Computer glitches in UK and USA cause havoc for travellers

This week: Computer glitches in USA & UK cause chaos & more

It’s been a rather tough week for airport IT professionals in the United Kingdom and the USA after two unrelated glitches caused havoc for Millions of travelers in the two countries. Here are our topics for this week:

It almost happened at the same time that the two computer systems went down. In the United States, KTLA 5 wrote that all flights were temporarily grounded at Southern California airports on Wednesday afternoon due to ground stop issued by the FAA because of technical problems at a regional air traffic control facility. The stop was “due to computer issues,” Los Angeles International Airport stated on Twitter. Aside From Los Angeles International Airport (LAX) Flights were also grounded at Bob Hope Airport in Burbank (BUR), John Wayne Airport in Santa Ana (SNA), Long Beach Airport (LGB) and Ontario International Airport (ONT), representatives of those airports confirmed.

A different computer problem plagued the UK when the BBC reported that an IT glitch meant UK Border Force staff were forced to manually input passport details for those arriving in the UK rather than simply scanning documents resulting in delays of up to 90 minutes for passengers on Wednesday evening at London’s Heathrow Airport (LHR), while the queuing time at Gatwick Airport (LGW) was even longer. A traveler affected by the delays was quoted in the article saying “People were joking a bit, generally well-behaved and resigned to a long wait, typically British. Border agency staff were professional, friendly and helpful but clearly struggling with failed computers.”

Then over in Malaysia Yahoo! News reported that this week the country opens what it calls the world’s largest airport built specifically for low-cost airlines, a project driven by budget travel’s phenomenal growth but which debuts under the shadow of missing flight MH370. According to the article the $1.2 billion facility near the main Kuala Lumpur International Airport (KUL) was originally targeted to open three years ago but has been hit by repeated delays, amid concerns over safety and subpar construction, even as costs have doubled. The best thing about the new terminal in our opinion is however, that it offers access to the existing airport express trains to Kuala Lumpur.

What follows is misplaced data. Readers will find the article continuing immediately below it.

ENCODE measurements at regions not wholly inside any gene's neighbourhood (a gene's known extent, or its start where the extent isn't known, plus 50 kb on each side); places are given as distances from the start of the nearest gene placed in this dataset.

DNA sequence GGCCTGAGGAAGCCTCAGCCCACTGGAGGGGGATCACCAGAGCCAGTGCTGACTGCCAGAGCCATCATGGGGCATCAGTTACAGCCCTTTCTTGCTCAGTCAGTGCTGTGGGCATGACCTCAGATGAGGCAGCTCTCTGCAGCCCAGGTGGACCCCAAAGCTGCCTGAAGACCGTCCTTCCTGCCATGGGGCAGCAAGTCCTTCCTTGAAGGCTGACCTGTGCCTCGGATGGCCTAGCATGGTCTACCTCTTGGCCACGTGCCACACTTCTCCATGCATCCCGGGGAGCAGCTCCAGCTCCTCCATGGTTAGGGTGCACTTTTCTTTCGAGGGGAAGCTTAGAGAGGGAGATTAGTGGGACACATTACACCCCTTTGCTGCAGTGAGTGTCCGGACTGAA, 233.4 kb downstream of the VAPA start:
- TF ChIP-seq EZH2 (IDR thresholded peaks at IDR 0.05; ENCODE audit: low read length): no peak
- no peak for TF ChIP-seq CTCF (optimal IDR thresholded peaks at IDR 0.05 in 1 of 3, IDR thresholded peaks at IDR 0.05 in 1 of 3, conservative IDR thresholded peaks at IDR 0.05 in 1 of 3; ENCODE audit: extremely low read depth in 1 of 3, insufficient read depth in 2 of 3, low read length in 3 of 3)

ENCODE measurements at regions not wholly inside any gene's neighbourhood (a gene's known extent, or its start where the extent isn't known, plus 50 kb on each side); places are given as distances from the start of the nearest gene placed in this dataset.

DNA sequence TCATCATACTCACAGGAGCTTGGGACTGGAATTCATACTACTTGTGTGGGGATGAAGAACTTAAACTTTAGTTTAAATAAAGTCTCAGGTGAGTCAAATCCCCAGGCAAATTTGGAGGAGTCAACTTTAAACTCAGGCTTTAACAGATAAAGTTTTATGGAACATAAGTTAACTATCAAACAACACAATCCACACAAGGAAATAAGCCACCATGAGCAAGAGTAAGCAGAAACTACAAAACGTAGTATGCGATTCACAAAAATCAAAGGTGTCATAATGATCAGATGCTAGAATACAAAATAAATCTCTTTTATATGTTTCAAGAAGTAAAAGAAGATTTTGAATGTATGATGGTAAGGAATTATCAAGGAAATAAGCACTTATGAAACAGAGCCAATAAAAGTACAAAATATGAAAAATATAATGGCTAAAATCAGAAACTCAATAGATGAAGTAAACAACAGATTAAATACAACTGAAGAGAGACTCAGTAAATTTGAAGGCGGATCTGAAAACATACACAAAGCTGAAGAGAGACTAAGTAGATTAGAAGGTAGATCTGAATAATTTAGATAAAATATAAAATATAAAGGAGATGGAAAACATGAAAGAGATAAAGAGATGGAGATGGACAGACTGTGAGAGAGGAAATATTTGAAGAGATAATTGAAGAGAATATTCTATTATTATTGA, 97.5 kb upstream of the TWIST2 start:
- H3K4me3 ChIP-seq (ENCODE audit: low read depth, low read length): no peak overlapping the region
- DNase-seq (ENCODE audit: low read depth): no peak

The next news article read to us like a scene from groundhog day: a Swiss International Airlines Avro RJ100 with issues at London City Airport (LCY)The Guardian broke the story that a flight from London City airport was forced into an emergency landing at Stansted (STN) after an engine caught fire early in its flight to Basel. The engine fire, on Swiss flight LX487 on Sunday night, was the second such incident on an Avro RJ100 aircraft in the Swiss fleet at City in the space of a month, after an explosion briefly closed the runway in late March.

Our last story is a sad one for at least one elderly passenger on an Alitalia flight from Rome. The Irish Times reported this week that a man died on board a transatlantic flight this evening while a second passenger, also believed to have suffered a heart attack, is recovering in hospital. According to the article the two passengers were travelling on board Alitalia flight AZ-610 that was en route from Fiumicino in Rome to JFK Airport in New York. The flight had just crossed the Irish coastline and commenced its Atlantic crossing when the crew declared a May Day, reporting a passenger on board had suffered a heart attack. The flight turned around and routed towards Shannon Airport (SNN). About 15 minutes before landing, the pilot informed to air traffic controllers that cabin crew staff were dealing with a second patient also with suspected cardiac problems.

That’s all for this week – safe travels everyone.

[Photo Credit: Rosa Menkman via Compfight cc]